Project

Bioreactor based enhanced bio recovery of manganese from mining waste residue

Goal: Bioreactor based Bio recovery of manganese from mining residues.
 Value addition by scale up the technology for industrial transfer
 Application of leached Mn in industrial sectors
 Abatement of pollution, i.e., bioremediation of manganese contaminated wastes

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Alok Das
added a research item
Mineral resources have been counted as public assets with economic benefit since time immemor-ial. Due to the rising issue of decreasing mineral deposits, recovery of metals from several waste residues has become progressively more essential. Novel and efficient recycling processes have been on the rise globally. Manganese (Mn) as the fourth most industrially applicable metal generates an extensive quantity of metallic waste which not only leads to loss of precious metal but also results in environmental toxicity. Globally, around 7 million tons of high-grade ores are produced , whereas 8 million tons of Mn alloys are produced yearly. Therefore, it is of greater significance to recover and recycle Mn from various waste residues. Various physical and biological techniques have been developed for recycling Mn from waste residues. Traditional Mn extraction processes are costly and labor intensive in nature, on the contrary, bioleaching techniques using diverse microorganism's, form the basis of an efficient, eco-friendly, and economically sustainable process of metal recovery. The quick progress in current methodologies to counteract the fast consumption of innate mineral resources involves the proper utilization of unused waste residues containing industrially important metals like Mn. This review focuses to enumerate diverse features of Mn recovery, efficient methodologies, bioleaching of Mn, merits of Mn bioleaching, and applications of recycled Mn along with the futuristic applications. Manganese recovery by means of biol-eaching will play a major role in changing the present situation where innate assets are quickly diminishing and substitute for metal recovery methodologies are the demand of this time. ARTICLE HISTORY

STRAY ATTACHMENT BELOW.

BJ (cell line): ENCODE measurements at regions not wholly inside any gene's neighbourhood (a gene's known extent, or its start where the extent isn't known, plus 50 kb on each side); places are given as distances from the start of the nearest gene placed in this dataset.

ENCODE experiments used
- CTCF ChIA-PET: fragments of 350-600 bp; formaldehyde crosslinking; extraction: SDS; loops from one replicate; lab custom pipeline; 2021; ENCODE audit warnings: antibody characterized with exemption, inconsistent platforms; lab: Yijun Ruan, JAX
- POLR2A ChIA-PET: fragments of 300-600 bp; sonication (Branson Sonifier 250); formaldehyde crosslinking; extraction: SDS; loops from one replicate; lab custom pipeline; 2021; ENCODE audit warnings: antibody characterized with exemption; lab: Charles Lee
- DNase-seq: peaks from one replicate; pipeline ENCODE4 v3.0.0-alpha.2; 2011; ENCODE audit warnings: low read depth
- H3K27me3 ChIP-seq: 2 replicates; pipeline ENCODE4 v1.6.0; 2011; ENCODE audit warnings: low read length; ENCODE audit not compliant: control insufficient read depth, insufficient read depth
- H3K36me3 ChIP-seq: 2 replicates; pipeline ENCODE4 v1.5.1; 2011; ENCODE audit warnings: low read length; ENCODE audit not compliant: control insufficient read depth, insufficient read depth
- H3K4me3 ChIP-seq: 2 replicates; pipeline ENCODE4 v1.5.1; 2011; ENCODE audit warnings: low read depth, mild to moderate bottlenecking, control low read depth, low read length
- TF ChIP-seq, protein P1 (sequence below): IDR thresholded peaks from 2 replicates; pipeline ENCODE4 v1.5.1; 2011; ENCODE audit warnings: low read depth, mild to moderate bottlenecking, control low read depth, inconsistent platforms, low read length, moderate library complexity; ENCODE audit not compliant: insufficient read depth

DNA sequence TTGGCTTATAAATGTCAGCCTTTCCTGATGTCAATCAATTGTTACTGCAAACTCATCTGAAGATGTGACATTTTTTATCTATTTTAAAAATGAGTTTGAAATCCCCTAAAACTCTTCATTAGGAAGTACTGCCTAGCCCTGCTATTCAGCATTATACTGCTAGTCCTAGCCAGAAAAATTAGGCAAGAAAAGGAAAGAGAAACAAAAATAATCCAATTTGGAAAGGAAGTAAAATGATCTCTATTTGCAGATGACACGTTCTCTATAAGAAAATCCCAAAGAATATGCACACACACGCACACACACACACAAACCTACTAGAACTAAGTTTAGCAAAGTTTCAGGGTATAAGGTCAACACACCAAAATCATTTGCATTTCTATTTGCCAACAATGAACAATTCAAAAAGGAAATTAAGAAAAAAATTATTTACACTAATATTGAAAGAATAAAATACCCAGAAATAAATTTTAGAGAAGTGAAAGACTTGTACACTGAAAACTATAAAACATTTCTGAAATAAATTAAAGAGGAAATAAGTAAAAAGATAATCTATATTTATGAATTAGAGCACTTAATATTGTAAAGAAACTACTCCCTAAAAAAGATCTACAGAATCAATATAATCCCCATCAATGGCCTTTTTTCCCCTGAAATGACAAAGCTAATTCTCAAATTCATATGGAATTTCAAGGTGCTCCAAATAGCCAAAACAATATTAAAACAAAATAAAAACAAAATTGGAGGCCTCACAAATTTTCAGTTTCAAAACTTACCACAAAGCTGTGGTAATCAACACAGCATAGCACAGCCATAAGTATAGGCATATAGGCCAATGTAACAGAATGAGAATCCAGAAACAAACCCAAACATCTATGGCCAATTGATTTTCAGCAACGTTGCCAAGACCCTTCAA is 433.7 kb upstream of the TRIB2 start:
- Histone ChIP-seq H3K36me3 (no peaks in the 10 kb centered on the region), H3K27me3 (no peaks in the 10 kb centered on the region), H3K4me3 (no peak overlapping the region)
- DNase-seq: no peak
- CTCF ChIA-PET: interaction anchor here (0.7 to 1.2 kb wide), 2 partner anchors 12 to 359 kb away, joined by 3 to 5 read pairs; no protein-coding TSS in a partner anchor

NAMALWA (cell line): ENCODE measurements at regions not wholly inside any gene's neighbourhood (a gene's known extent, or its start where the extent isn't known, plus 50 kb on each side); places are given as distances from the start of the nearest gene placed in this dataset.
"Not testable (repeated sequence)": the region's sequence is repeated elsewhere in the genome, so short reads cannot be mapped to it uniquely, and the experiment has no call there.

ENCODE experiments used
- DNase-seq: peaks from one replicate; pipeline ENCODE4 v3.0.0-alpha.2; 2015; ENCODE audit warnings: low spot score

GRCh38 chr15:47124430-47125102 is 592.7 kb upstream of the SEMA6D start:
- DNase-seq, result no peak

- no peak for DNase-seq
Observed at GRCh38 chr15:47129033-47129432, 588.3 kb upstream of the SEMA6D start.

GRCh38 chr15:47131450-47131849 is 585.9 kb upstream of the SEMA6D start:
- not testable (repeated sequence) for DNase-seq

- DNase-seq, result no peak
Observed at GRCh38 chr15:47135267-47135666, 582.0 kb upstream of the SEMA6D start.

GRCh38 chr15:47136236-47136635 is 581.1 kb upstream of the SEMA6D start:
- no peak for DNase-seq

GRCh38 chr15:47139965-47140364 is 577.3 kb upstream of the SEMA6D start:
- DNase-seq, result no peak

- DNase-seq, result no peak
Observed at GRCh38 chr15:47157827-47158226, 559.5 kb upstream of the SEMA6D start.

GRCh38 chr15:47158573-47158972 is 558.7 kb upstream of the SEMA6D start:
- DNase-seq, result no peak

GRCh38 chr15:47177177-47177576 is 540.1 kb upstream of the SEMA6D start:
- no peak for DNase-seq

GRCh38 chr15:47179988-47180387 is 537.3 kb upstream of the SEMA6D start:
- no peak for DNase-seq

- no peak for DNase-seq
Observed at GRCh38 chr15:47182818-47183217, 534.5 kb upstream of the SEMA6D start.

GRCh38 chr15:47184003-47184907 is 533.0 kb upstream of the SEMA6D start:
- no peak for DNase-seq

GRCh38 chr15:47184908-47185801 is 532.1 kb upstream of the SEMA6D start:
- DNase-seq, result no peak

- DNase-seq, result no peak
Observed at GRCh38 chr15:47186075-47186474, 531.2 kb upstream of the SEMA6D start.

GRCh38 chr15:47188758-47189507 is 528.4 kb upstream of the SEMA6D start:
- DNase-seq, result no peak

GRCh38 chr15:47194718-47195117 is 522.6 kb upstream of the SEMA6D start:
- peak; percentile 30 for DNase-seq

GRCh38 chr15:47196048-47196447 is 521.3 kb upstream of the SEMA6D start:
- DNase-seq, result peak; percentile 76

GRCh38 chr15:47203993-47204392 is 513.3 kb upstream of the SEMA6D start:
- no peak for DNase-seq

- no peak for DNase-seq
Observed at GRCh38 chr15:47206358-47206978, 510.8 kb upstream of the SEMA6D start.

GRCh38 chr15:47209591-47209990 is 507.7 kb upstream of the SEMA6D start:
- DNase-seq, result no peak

Alok Das
added 2 research items
Manganese recoveries from low-grade ores using organic acids as reducing agents were investigated in the present work. The acid leaching potential of both oxalic acid and citric acid were estimated. Manganese leaching amount were measured by using standard manganese curve and estimated by titration method. Effects of various acid concentrations on leaching efficiency were studied. The observed result suggested prominent manganese recovery of 66% by oxalic acid at 2 M concentration whereas citric acid had less effect on leaching showing leaching percentage upto 40% in 6 days. Acid leaching of manganese ore with both the acids gave a comparative data stating that oxalic acid leached better than citric acid.
Alok Das
added 3 research items